Is there a forward bias in human profile portraits?
- Helena Miton, Social Mind Center, Central European University, Budapest, Hungary
- Mikołaj Hernik, Cognitive Development Center, Central European University, Budapest, Hungary
- Dan Sperber, Social Mind Center, Central European University, Budapest, Hungary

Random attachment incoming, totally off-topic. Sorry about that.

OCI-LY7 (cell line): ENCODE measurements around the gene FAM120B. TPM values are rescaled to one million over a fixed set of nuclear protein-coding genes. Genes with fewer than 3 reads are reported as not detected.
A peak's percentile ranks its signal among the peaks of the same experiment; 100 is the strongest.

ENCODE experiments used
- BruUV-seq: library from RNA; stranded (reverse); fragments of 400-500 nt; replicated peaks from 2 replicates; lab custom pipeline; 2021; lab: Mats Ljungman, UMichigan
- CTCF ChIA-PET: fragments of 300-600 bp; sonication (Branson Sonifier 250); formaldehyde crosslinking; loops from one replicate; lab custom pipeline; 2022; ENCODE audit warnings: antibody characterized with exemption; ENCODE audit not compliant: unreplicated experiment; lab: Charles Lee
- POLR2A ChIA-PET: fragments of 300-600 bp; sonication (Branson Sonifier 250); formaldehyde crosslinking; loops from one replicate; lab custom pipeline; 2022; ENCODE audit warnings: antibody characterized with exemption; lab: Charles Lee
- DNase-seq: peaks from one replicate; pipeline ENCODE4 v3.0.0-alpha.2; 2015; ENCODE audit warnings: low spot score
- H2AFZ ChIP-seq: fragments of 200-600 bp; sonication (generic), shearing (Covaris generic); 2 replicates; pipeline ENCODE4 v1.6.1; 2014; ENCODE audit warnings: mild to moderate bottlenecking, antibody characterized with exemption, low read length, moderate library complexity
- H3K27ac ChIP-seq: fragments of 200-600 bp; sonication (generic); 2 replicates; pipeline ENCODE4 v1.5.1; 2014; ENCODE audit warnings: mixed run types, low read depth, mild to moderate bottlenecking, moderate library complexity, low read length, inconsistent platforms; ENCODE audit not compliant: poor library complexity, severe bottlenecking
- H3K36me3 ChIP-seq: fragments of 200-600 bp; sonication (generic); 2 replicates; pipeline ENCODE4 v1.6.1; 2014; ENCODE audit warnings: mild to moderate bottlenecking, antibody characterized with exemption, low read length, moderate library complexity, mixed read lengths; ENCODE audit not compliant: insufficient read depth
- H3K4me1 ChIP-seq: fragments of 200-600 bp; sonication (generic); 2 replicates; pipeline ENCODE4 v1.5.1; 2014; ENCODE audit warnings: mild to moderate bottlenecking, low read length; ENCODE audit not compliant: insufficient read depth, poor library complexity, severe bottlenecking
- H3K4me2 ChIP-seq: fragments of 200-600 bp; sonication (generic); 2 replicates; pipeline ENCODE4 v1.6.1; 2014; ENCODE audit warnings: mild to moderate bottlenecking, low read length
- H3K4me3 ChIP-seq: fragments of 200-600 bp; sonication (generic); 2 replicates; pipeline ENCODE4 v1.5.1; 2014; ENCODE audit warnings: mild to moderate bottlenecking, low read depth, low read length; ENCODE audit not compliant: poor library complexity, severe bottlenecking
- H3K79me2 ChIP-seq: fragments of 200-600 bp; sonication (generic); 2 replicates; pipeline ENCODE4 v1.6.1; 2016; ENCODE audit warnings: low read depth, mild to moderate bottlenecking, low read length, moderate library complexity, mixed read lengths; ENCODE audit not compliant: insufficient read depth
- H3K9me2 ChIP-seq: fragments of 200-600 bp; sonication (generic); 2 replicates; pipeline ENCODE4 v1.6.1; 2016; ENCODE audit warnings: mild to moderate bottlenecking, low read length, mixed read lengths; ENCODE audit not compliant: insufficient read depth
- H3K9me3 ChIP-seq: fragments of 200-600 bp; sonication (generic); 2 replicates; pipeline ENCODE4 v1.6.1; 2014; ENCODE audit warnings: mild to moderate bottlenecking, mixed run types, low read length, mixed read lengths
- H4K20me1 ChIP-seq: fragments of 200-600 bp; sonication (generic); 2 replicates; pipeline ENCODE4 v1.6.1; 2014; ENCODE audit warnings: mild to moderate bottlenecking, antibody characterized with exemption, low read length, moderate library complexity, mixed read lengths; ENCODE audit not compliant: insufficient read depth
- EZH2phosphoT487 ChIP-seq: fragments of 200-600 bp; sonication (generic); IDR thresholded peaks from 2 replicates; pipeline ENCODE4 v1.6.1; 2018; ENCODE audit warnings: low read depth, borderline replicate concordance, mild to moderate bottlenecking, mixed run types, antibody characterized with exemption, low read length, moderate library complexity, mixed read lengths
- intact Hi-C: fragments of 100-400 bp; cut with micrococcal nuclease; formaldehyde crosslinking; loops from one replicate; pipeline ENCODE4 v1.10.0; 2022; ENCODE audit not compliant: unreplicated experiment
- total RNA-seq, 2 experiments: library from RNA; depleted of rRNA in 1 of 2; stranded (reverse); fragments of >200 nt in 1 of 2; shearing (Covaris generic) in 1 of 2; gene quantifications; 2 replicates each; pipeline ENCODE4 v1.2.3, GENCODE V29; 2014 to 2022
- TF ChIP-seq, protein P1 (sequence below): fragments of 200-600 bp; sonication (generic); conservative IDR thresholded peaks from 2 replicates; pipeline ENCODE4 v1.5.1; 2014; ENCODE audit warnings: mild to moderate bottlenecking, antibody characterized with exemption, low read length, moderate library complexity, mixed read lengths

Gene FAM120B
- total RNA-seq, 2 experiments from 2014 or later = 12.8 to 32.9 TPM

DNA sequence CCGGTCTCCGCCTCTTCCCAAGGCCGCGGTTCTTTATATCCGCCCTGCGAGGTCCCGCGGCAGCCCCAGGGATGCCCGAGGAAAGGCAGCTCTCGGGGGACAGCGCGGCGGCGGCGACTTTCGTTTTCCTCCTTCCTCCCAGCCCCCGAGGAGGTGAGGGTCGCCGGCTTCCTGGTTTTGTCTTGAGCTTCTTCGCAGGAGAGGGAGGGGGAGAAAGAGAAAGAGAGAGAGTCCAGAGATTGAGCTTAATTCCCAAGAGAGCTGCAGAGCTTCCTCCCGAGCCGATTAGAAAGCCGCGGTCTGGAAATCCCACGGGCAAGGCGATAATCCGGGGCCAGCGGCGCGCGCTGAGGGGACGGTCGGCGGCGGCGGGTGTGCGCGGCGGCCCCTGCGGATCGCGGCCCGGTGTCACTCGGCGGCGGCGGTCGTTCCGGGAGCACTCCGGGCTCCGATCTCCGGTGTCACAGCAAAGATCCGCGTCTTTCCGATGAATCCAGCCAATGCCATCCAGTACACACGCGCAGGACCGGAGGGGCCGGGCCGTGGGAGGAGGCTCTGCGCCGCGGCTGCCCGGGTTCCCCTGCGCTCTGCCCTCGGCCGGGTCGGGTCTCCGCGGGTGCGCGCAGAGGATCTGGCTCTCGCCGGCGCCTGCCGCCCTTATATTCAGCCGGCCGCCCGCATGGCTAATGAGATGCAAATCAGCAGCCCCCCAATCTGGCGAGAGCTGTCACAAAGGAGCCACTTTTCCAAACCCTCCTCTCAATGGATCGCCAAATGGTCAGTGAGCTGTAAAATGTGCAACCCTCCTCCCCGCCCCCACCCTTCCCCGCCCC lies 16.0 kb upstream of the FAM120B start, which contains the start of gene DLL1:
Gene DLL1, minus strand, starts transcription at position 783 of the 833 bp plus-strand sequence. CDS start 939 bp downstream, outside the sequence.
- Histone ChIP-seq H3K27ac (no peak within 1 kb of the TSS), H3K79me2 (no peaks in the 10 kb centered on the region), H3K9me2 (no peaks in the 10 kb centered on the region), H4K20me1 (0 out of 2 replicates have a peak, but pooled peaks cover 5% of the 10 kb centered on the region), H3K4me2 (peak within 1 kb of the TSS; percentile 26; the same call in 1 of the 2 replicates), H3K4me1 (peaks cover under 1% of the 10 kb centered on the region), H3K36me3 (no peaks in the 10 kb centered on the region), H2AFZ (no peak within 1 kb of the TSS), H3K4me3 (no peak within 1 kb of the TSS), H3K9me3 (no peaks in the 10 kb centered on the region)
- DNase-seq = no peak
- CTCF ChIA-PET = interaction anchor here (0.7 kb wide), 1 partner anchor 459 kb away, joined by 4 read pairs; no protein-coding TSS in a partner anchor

AbstractHumans favor pictorial representations of agents with more space in front of them than behind them. This preference has been evidenced in forced choice (Palmer, Gardner, & Wickens, 2008) and drag and drop tasks (Palmer & Langlois, 2017), and has been referred to as a forward bias in aesthetic preferences for spatial composition. It has also been documented in depictions of animals and referred to as an anterior bias (Bode et al., 2011). We extend the study of this bias by looking at the evolution of portrait painting in Europe (where classical rules demanded centering). For this we analyze profile-oriented portraits from two datasets: one Pan-European subset of the one used in Redies et al. (2007), and a second one compiled from the London National Portrait Gallery’s online collections. We confirm the bias and discuss links with underlying mechanisms of animacy and agency perception.
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